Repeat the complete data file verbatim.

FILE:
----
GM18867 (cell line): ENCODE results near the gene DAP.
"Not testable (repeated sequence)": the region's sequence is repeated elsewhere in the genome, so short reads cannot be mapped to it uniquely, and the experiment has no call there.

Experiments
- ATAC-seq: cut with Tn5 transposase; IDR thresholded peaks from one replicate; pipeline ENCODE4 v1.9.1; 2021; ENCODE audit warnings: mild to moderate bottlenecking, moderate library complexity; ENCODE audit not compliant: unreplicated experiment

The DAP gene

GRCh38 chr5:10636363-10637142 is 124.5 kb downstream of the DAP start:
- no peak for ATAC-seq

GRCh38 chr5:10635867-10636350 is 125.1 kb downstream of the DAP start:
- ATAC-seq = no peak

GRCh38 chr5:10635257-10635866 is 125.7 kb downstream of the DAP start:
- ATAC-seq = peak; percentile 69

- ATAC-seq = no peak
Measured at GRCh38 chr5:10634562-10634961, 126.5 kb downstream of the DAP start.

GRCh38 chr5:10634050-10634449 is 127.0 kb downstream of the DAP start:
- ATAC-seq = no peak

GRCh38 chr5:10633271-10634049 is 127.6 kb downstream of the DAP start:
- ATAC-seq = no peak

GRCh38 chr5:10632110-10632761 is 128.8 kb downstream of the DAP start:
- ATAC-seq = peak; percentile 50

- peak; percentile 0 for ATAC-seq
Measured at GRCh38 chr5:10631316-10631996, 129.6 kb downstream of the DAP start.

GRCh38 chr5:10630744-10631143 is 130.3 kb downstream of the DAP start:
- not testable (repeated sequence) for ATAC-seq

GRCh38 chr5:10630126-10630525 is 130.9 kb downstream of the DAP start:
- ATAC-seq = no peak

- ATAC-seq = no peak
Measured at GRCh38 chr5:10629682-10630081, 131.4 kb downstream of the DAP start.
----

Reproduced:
GM18867 (cell line): ENCODE results near the gene DAP.
"Not testable (repeated sequence)": the region's sequence is repeated elsewhere in the genome, so short reads cannot be mapped to it uniquely, and the experiment has no call there.

Experiments
- ATAC-seq: cut with Tn5 transposase; IDR thresholded peaks from one replicate; pipeline ENCODE4 v1.9.1; 2021; ENCODE audit warnings: mild to moderate bottlenecking, moderate library complexity; ENCODE audit not compliant: unreplicated experiment

The DAP gene

GRCh38 chr5:10636363-10637142 is 124.5 kb downstream of the DAP start:
- no peak for ATAC-seq

GRCh38 chr5:10635867-10636350 is 125.1 kb downstream of the DAP start:
- ATAC-seq = no peak

GRCh38 chr5:10635257-10635866 is 125.7 kb downstream of the DAP start:
- ATAC-seq = peak; percentile 69

- ATAC-seq = no peak
Measured at GRCh38 chr5:10634562-10634961, 126.5 kb downstream of the DAP start.

GRCh38 chr5:10634050-10634449 is 127.0 kb downstream of the DAP start:
- ATAC-seq = no peak

GRCh38 chr5:10633271-10634049 is 127.6 kb downstream of the DAP start:
- ATAC-seq = no peak

GRCh38 chr5:10632110-10632761 is 128.8 kb downstream of the DAP start:
- ATAC-seq = peak; percentile 50

- peak; percentile 0 for ATAC-seq
Measured at GRCh38 chr5:10631316-10631996, 129.6 kb downstream of the DAP start.

GRCh38 chr5:10630744-10631143 is 130.3 kb downstream of the DAP start:
- not testable (repeated sequence) for ATAC-seq

GRCh38 chr5:10630126-10630525 is 130.9 kb downstream of the DAP start:
- ATAC-seq = no peak

- ATAC-seq = no peak
Measured at GRCh38 chr5:10629682-10630081, 131.4 kb downstream of the DAP start.